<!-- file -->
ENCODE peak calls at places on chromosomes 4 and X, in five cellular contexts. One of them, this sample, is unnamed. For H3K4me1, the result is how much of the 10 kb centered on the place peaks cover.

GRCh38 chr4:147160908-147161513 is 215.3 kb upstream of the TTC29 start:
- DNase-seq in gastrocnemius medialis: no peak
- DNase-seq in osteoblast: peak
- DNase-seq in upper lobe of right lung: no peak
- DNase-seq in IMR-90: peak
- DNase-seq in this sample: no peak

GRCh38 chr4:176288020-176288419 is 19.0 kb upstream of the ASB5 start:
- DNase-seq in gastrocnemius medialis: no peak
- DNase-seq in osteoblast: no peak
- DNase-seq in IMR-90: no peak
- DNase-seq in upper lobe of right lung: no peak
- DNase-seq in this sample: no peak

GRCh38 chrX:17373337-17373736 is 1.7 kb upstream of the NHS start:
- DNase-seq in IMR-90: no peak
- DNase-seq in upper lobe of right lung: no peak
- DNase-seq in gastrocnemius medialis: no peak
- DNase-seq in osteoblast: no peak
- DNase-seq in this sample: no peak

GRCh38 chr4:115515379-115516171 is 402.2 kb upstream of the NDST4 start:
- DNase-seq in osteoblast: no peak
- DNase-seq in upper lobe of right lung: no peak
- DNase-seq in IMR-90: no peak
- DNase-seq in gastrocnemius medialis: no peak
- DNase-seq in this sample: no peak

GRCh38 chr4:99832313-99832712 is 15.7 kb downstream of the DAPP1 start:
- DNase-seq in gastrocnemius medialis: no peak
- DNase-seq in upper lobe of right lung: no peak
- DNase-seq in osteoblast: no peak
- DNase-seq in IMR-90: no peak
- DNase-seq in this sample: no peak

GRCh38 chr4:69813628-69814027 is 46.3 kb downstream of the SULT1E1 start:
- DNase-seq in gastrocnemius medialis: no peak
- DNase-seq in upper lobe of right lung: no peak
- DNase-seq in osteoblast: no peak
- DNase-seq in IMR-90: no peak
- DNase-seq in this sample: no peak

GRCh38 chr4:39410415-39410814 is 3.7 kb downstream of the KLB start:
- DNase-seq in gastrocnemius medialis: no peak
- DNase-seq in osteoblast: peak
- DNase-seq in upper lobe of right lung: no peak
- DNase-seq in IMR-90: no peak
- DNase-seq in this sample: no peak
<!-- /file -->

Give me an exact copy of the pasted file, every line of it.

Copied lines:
ENCODE peak calls at places on chromosomes 4 and X, in five cellular contexts. One of them, this sample, is unnamed. For H3K4me1, the result is how much of the 10 kb centered on the place peaks cover.

GRCh38 chr4:147160908-147161513 is 215.3 kb upstream of the TTC29 start:
- DNase-seq in gastrocnemius medialis: no peak
- DNase-seq in osteoblast: peak
- DNase-seq in upper lobe of right lung: no peak
- DNase-seq in IMR-90: peak
- DNase-seq in this sample: no peak

GRCh38 chr4:176288020-176288419 is 19.0 kb upstream of the ASB5 start:
- DNase-seq in gastrocnemius medialis: no peak
- DNase-seq in osteoblast: no peak
- DNase-seq in IMR-90: no peak
- DNase-seq in upper lobe of right lung: no peak
- DNase-seq in this sample: no peak

GRCh38 chrX:17373337-17373736 is 1.7 kb upstream of the NHS start:
- DNase-seq in IMR-90: no peak
- DNase-seq in upper lobe of right lung: no peak
- DNase-seq in gastrocnemius medialis: no peak
- DNase-seq in osteoblast: no peak
- DNase-seq in this sample: no peak

GRCh38 chr4:115515379-115516171 is 402.2 kb upstream of the NDST4 start:
- DNase-seq in osteoblast: no peak
- DNase-seq in upper lobe of right lung: no peak
- DNase-seq in IMR-90: no peak
- DNase-seq in gastrocnemius medialis: no peak
- DNase-seq in this sample: no peak

GRCh38 chr4:99832313-99832712 is 15.7 kb downstream of the DAPP1 start:
- DNase-seq in gastrocnemius medialis: no peak
- DNase-seq in upper lobe of right lung: no peak
- DNase-seq in osteoblast: no peak
- DNase-seq in IMR-90: no peak
- DNase-seq in this sample: no peak

GRCh38 chr4:69813628-69814027 is 46.3 kb downstream of the SULT1E1 start:
- DNase-seq in gastrocnemius medialis: no peak
- DNase-seq in upper lobe of right lung: no peak
- DNase-seq in osteoblast: no peak
- DNase-seq in IMR-90: no peak
- DNase-seq in this sample: no peak

GRCh38 chr4:39410415-39410814 is 3.7 kb downstream of the KLB start:
- DNase-seq in gastrocnemius medialis: no peak
- DNase-seq in osteoblast: peak
- DNase-seq in upper lobe of right lung: no peak
- DNase-seq in IMR-90: no peak
- DNase-seq in this sample: no peak